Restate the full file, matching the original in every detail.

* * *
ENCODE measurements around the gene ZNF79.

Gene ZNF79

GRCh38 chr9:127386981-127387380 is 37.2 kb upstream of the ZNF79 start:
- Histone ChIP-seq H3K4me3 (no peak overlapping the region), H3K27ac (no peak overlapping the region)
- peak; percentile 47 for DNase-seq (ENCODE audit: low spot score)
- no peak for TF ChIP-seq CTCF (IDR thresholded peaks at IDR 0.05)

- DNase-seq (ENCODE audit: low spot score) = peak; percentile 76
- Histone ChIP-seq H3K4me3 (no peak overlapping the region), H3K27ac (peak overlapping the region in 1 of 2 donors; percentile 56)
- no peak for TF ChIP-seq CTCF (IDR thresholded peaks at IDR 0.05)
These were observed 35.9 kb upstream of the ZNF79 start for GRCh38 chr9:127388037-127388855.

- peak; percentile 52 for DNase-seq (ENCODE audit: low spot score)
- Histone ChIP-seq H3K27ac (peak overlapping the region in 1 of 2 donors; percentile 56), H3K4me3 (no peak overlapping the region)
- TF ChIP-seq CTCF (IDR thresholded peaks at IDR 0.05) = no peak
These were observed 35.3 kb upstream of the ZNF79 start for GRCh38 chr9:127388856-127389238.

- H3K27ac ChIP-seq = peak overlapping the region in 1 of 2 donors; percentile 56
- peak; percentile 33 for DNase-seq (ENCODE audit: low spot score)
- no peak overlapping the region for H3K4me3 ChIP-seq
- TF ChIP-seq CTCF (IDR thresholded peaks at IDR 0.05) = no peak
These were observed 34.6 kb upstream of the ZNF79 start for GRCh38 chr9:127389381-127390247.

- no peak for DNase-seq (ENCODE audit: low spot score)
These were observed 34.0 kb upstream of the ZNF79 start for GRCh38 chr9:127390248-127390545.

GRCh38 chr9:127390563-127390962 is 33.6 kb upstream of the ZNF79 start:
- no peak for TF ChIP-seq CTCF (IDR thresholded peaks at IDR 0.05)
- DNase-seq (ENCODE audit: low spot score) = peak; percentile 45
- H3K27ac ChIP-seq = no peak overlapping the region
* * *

ENCODE measurements around the gene ZNF79.

Gene ZNF79

GRCh38 chr9:127386981-127387380 is 37.2 kb upstream of the ZNF79 start:
- Histone ChIP-seq H3K4me3 (no peak overlapping the region), H3K27ac (no peak overlapping the region)
- peak; percentile 47 for DNase-seq (ENCODE audit: low spot score)
- no peak for TF ChIP-seq CTCF (IDR thresholded peaks at IDR 0.05)

- DNase-seq (ENCODE audit: low spot score) = peak; percentile 76
- Histone ChIP-seq H3K4me3 (no peak overlapping the region), H3K27ac (peak overlapping the region in 1 of 2 donors; percentile 56)
- no peak for TF ChIP-seq CTCF (IDR thresholded peaks at IDR 0.05)
These were observed 35.9 kb upstream of the ZNF79 start for GRCh38 chr9:127388037-127388855.

- peak; percentile 52 for DNase-seq (ENCODE audit: low spot score)
- Histone ChIP-seq H3K27ac (peak overlapping the region in 1 of 2 donors; percentile 56), H3K4me3 (no peak overlapping the region)
- TF ChIP-seq CTCF (IDR thresholded peaks at IDR 0.05) = no peak
These were observed 35.3 kb upstream of the ZNF79 start for GRCh38 chr9:127388856-127389238.

- H3K27ac ChIP-seq = peak overlapping the region in 1 of 2 donors; percentile 56
- peak; percentile 33 for DNase-seq (ENCODE audit: low spot score)
- no peak overlapping the region for H3K4me3 ChIP-seq
- TF ChIP-seq CTCF (IDR thresholded peaks at IDR 0.05) = no peak
These were observed 34.6 kb upstream of the ZNF79 start for GRCh38 chr9:127389381-127390247.

- no peak for DNase-seq (ENCODE audit: low spot score)
These were observed 34.0 kb upstream of the ZNF79 start for GRCh38 chr9:127390248-127390545.

GRCh38 chr9:127390563-127390962 is 33.6 kb upstream of the ZNF79 start:
- no peak for TF ChIP-seq CTCF (IDR thresholded peaks at IDR 0.05)
- DNase-seq (ENCODE audit: low spot score) = peak; percentile 45
- H3K27ac ChIP-seq = no peak overlapping the region